“This matters because those Democrats working to elect presidents often have little in common with the electorate itself.”
Daniel Kreiss is an Associate Professor at the School of Media and Journalism at UNC at Chapel Hill.
He writes at Medium:
Ivy League Democrats and State School Republicans
Democrats have an Ivy League problem.
When compared with Republicans, Democratic presidential campaigns much more narrowly draw their top campaign talent in important areas from a handful of elite and mostly private universities. This matters because those Democrats working to elect presidents often have little in common with the electorate itself.
Over the past few years, we put together a dataset of 954 presidential primary and general election campaign staffers (746 Democrats and 208 Republicans) who worked in technology, digital media, data, and analytics from the 2004–2016 cycles. These areas of campaigning are historically recent but have grown tremendously since the 2004 presidential cycle. They are now at the center of how campaigns both know and communicate with the electorate and make strategy decisions. We also used public data sources to chart their careers, including their education backgrounds. We used earlier versions of this dataset previously to analyze the evolution of the field, innovation, and the representation of women in this industry in peer-reviewed publications.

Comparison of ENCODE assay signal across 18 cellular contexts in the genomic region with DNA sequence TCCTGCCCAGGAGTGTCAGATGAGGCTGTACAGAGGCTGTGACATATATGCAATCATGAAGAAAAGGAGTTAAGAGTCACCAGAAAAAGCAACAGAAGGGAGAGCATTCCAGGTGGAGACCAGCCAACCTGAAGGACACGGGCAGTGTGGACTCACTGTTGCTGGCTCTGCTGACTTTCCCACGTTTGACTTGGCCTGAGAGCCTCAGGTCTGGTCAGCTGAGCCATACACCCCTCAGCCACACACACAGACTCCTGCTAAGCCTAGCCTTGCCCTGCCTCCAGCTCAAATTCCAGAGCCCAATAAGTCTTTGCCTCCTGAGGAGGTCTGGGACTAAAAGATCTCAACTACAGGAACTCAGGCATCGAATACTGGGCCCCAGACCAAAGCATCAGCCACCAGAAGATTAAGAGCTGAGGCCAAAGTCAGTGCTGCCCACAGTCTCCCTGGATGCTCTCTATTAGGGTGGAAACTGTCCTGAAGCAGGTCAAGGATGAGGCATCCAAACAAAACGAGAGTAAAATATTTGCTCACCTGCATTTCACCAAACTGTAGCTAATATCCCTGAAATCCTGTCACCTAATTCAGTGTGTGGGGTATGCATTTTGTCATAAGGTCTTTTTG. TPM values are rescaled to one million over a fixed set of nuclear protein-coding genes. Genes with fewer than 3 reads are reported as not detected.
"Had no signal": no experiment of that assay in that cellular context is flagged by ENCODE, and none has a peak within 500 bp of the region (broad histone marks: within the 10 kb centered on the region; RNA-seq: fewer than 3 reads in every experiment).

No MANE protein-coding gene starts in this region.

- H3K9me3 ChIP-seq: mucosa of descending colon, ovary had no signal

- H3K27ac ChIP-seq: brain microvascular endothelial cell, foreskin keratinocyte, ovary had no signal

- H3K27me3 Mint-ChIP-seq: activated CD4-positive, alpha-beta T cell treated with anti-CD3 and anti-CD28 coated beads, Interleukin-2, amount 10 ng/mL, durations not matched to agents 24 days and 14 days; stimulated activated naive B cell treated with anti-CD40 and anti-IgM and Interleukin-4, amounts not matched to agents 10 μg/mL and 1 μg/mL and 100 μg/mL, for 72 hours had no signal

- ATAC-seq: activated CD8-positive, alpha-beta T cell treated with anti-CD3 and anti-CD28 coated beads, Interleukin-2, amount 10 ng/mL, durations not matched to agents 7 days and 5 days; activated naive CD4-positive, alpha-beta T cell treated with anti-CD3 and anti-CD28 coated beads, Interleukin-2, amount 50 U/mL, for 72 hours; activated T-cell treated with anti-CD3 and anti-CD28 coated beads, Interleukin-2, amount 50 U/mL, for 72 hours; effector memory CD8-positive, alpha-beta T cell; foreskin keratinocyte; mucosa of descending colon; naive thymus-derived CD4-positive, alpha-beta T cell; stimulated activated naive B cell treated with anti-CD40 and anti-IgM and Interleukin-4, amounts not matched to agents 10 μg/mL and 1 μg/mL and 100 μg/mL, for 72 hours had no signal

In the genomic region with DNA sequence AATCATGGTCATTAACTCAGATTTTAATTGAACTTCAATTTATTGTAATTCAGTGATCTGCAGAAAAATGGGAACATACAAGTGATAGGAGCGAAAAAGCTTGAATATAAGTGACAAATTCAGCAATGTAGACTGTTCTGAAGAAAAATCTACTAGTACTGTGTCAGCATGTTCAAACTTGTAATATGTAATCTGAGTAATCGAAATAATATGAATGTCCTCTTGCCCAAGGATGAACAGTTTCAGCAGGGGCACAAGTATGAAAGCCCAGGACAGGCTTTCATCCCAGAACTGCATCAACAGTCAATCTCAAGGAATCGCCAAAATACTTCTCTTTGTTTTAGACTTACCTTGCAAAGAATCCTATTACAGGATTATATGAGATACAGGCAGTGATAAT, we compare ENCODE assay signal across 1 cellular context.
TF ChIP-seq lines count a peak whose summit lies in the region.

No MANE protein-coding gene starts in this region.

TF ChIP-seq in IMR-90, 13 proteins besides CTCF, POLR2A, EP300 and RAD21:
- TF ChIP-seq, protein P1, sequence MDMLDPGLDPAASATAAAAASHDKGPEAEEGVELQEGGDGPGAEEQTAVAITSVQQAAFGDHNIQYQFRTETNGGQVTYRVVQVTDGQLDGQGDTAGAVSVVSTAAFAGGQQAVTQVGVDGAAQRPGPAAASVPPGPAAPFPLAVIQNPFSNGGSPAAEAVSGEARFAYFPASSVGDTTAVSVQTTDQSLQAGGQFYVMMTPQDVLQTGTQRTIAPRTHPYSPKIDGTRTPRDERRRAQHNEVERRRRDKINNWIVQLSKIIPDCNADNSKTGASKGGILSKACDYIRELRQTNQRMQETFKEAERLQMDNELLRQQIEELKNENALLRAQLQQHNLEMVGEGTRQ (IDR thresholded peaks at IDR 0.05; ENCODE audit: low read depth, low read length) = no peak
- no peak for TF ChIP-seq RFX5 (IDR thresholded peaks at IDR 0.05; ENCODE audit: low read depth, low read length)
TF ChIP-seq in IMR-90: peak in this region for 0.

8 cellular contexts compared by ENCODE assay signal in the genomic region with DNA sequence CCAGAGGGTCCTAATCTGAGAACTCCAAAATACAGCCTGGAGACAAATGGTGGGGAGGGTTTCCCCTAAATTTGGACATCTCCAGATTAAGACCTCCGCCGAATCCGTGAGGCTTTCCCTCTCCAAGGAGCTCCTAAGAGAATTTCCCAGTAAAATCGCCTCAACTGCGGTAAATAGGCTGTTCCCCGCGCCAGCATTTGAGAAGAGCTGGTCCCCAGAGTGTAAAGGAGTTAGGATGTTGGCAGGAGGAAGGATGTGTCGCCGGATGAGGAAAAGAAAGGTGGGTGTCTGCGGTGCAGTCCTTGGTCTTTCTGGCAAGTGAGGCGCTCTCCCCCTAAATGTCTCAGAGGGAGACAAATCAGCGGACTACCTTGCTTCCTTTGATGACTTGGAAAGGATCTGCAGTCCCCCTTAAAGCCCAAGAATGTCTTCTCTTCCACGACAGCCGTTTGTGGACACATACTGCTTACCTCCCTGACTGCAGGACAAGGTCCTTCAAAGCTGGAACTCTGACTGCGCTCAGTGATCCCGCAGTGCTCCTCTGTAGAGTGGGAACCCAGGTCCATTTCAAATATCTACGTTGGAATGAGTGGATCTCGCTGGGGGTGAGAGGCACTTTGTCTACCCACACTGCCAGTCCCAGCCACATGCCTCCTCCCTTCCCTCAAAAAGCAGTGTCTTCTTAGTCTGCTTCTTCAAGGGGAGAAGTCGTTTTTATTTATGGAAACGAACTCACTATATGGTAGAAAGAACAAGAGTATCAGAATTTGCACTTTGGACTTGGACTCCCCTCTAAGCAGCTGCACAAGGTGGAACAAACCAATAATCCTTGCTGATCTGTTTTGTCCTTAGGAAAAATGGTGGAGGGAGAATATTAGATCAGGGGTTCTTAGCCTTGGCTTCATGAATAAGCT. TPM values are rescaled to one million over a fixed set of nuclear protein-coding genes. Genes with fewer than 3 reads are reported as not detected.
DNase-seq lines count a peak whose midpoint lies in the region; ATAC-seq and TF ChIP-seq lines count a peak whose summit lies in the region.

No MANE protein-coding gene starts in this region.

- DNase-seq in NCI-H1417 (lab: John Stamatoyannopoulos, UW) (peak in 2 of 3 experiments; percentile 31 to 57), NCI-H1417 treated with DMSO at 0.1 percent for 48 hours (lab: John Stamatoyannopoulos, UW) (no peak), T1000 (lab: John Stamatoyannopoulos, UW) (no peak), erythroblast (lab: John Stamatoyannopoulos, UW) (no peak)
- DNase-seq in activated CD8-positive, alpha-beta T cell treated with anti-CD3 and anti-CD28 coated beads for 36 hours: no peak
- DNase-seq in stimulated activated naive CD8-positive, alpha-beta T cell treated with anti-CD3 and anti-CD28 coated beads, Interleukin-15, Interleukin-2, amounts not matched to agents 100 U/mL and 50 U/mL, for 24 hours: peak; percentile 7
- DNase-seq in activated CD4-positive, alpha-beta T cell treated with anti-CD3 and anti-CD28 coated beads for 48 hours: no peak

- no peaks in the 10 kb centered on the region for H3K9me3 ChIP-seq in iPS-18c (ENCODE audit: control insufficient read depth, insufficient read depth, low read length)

The data are clear. Over the past decade Democrats have selected their own ‘best and brightest’ in the world of presidential campaigning — and that is not a good thing.
Taken together, an astonishing 20% of all hiring by Democratic campaigns comes from just seven schools: Harvard (5% of Democratic hiring), Stanford (3%), NYU (3%), UC Berkeley (3%), Georgetown (2%), Columbia (2%), and Yale (2%). In 2016, Hillary Clinton’s campaign hired 16% of its staffers from just four schools: Harvard (6%), Stanford (4%), NYU (3%), and Georgetown (3%).
In short, elite universities on the coasts dominate Democratic hiring.
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